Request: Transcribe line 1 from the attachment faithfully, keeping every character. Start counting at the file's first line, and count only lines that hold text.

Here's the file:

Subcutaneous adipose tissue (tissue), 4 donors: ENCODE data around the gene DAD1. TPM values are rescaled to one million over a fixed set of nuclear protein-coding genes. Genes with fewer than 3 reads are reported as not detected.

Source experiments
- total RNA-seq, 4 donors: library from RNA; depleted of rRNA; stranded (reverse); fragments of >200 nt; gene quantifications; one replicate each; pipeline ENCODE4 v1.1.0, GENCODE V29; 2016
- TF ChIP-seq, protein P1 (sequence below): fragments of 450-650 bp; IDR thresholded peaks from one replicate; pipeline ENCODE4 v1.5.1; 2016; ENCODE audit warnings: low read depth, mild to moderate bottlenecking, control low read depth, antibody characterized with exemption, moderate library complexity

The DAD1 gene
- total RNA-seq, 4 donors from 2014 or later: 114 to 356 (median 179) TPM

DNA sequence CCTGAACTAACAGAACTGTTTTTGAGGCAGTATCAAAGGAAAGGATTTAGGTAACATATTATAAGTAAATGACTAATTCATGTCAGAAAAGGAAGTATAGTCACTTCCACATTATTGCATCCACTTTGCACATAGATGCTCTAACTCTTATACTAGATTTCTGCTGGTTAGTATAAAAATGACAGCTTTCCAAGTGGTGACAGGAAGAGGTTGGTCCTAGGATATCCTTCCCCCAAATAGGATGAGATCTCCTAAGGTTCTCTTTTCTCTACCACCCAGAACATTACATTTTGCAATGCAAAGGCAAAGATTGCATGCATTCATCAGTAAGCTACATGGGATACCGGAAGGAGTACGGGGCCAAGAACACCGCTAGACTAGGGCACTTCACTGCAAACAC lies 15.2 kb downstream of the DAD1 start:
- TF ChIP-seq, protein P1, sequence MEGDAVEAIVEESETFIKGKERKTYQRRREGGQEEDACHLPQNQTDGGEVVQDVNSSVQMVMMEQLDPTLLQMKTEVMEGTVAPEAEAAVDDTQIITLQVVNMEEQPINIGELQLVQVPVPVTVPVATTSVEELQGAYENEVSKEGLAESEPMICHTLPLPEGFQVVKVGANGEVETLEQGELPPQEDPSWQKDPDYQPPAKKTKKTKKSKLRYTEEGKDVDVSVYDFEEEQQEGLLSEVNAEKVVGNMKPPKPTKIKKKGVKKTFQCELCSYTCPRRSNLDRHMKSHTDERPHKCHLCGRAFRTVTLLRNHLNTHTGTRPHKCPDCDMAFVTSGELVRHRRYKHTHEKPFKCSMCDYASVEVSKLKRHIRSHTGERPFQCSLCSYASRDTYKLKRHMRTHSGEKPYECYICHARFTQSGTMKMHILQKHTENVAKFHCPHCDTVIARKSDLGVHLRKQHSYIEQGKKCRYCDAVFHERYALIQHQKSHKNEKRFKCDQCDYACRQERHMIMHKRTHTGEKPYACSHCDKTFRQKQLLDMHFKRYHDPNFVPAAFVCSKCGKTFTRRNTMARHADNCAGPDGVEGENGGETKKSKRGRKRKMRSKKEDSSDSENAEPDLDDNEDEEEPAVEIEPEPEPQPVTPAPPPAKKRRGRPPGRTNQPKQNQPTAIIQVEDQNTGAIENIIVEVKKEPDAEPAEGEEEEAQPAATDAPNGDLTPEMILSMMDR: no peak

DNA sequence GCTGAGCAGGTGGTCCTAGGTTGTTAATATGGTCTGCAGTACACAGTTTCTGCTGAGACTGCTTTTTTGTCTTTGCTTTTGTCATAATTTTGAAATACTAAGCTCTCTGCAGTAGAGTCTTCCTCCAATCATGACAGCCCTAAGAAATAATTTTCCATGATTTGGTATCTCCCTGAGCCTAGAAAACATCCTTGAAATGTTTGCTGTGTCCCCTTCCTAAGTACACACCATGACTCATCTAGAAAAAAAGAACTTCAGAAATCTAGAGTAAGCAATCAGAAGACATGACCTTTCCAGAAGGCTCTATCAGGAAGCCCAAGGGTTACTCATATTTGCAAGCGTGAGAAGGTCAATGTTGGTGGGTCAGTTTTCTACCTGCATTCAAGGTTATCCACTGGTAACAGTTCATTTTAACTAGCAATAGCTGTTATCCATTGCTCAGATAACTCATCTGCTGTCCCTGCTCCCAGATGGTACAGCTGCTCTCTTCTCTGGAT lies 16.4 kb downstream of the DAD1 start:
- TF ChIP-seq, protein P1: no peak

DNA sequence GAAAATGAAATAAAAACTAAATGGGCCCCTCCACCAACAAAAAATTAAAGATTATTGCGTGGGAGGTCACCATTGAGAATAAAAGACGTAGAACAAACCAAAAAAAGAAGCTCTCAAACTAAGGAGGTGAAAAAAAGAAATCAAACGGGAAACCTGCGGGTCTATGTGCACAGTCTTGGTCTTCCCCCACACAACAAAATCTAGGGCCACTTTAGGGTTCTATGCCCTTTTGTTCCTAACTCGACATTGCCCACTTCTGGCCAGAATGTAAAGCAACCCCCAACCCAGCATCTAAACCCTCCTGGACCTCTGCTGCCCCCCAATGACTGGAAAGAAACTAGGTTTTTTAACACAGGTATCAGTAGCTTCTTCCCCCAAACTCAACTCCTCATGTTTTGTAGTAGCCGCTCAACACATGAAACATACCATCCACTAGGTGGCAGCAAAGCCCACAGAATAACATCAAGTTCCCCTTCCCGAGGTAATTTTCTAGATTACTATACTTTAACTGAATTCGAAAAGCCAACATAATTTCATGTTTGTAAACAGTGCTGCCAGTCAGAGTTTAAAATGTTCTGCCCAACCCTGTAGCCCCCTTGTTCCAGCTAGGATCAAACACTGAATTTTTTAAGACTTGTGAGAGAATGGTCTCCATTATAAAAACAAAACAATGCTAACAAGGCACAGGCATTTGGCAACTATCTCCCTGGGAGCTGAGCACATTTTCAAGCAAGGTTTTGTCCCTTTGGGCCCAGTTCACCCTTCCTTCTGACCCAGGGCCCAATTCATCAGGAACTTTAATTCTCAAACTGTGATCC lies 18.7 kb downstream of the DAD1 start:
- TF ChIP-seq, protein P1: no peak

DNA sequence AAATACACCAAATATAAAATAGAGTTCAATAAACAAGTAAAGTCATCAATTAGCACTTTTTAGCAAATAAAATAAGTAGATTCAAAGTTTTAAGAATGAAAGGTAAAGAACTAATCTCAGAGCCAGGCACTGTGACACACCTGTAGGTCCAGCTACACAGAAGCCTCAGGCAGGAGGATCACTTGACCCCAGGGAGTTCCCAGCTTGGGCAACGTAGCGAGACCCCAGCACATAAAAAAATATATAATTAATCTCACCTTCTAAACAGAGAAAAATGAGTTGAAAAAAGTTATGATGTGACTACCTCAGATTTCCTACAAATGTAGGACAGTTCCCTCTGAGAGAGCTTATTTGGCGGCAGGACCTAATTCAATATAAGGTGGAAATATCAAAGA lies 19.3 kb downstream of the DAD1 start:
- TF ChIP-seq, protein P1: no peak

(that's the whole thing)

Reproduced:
Subcutaneous adipose tissue (tissue), 4 donors: ENCODE data around the gene DAD1. TPM values are rescaled to one million over a fixed set of nuclear protein-coding genes. Genes with fewer than 3 reads are reported as not detected.